Local communities in Malawi gain tools for resolving disputes
CMI contributes to better dispute resolution and local conflict management through mediation training in Nkhata Bay with FemWise-Africa.
CMI organised mediation training in Nkhata Bay, Malawi, in cooperation with local FemWise-Africa members and the Malawi Police Service (MPS). The aim was to create more effective local conflict management using mediation training. The training involved 40 participants active in local conflict resolution efforts, including police officers, community policing members, traditional leaders, religious leaders and members of women’s and youth groups.
The aim was to provide these groups with skills, values and approaches to make conflict resolution more inclusive by involving and bringing them together. The local conflicts often stem from clan-based divisions, where traditional leaders, as well as women, have an important role as mediators and enablers of dialogue between the parties in conflict.
“The goal was that the participants would not only learn important conflict resolution and mediation skills, but that the different groups get together and discuss the issues causing violence in their communities and find better ways of collaborating”, said Juhana Lehtinen, Senior Project Manager at CMI.
Training initiated from local need
The training took place in the framework of the long-standing collaboration between CMI and the African Union (AU), funded by the Finnish Ministry for Foreign Affairs.
The AU Department for Political Affairs, Peace and Security (PAPS) had asked CMI to run a training initiative together with Malawian FemWise members from the MPS. The Network of African Women in Conflict Prevention and Mediation, officially referred to as FemWise-Africa, is a subsidiary of the Panel of the Wise, one of the critical pillars of the Peace and Security Architecture of the African Union (APSA).
The Network aims to strengthen the role of women in conflict prevention and mediation efforts by providing a platform for strategic advocacy, capacity-building and networking. CMI has worked closely with the network since its creation in 2017, mostly through its secretariat in the AU PAPS Department.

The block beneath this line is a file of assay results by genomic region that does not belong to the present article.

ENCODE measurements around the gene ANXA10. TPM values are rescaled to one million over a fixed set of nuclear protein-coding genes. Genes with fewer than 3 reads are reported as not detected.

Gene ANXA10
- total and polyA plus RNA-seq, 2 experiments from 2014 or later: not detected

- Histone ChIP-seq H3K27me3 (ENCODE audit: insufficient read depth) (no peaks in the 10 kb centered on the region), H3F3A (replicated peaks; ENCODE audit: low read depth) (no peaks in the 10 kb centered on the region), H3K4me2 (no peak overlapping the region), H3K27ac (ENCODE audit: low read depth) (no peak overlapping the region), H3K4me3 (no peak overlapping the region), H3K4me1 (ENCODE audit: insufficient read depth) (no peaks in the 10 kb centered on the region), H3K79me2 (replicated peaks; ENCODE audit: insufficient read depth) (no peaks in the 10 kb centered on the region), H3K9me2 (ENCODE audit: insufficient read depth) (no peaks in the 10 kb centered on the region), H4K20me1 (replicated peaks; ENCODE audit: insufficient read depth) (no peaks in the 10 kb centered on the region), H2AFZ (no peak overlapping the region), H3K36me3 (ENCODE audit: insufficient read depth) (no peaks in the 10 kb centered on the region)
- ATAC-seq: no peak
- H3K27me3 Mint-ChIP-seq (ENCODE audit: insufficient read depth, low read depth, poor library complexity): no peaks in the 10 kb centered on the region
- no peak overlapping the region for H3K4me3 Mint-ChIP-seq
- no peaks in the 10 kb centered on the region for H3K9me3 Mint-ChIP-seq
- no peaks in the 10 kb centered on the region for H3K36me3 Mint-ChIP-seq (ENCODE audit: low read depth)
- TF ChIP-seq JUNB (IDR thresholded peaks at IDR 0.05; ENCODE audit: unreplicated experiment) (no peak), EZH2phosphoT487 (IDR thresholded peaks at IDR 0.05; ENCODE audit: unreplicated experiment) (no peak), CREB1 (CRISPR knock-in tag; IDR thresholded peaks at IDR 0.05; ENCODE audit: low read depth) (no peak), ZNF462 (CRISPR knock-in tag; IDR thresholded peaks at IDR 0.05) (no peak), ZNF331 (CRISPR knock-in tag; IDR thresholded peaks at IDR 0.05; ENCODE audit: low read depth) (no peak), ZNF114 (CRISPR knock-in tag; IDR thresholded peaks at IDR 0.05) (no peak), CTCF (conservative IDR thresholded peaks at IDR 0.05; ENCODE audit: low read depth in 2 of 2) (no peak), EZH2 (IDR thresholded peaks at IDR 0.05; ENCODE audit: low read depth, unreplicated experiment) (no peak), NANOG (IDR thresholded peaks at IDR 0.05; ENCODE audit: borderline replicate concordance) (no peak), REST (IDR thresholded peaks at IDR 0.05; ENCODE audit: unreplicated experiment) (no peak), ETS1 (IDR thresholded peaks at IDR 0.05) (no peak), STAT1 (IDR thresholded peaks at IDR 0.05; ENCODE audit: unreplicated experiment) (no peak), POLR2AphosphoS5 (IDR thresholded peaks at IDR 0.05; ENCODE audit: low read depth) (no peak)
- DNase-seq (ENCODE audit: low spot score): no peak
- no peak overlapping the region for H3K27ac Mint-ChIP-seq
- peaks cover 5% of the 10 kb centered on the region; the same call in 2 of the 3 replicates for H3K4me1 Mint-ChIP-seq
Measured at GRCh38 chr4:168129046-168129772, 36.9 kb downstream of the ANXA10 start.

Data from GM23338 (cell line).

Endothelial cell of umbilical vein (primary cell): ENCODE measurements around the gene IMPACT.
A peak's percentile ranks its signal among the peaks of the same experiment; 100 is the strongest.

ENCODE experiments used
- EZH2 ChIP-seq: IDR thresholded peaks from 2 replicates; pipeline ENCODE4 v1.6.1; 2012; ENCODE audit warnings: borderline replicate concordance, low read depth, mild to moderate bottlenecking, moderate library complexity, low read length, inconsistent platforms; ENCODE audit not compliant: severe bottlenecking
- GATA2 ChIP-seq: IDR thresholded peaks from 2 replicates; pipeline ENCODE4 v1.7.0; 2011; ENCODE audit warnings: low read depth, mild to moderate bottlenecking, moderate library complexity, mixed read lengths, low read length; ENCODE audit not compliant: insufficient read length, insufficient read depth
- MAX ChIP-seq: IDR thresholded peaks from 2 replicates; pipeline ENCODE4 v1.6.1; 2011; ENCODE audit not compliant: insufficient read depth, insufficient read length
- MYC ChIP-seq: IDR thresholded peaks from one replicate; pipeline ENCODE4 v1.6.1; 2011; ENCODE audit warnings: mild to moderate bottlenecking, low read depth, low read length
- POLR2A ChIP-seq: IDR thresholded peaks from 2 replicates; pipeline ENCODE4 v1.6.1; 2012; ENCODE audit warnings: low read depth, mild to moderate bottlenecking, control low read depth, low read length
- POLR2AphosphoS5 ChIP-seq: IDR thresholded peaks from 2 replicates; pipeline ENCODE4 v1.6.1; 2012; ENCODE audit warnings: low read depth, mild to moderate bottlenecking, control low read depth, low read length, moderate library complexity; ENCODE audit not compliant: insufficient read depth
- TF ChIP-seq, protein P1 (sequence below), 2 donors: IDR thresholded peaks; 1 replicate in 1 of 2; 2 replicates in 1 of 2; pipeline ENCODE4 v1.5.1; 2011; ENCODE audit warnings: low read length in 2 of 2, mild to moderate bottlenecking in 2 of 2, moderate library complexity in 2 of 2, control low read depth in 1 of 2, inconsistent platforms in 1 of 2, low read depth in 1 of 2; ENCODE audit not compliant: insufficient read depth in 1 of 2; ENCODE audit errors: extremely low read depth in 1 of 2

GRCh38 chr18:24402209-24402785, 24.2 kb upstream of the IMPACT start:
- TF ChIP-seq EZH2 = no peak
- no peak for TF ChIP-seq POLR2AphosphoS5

Many participants said that it was the first time such training has been organised in Malawi. Malawi does not have a recent history of conflicts, which explains why it has not received the same attention on conflict prevention and mediation as Mozambique, for example.
Successful pilot could have national-level impact
“The participants said that it was the first time they have received training in dialogue and mediation, even though many of them have acted as mediators in their communities before”, explained Lehtinen.
The feedback from the participants stressed that the training gave them a framework and tools for their mediation efforts. Overall, the outcomes of the pilot initiative have been a success, and the project was locally important. A post-training survey, to be carried out later, will reveal how far the newly learned mediation methods are actually put in practice and reducing violence in local communities.
“The training focused on a specific geographical area in Malawi, but if the FemWise members can reproduce it elsewhere in the country, it could have a national-level impact. I think the training we did with the members of FemWise-Africa Malawi members is a good example of the power of the network, and shows what individual members can achieve through it”, said Lehtinen, who also noted that the practical nature of the training offers an opportunity for local ownership of methods and solutions to conflicts.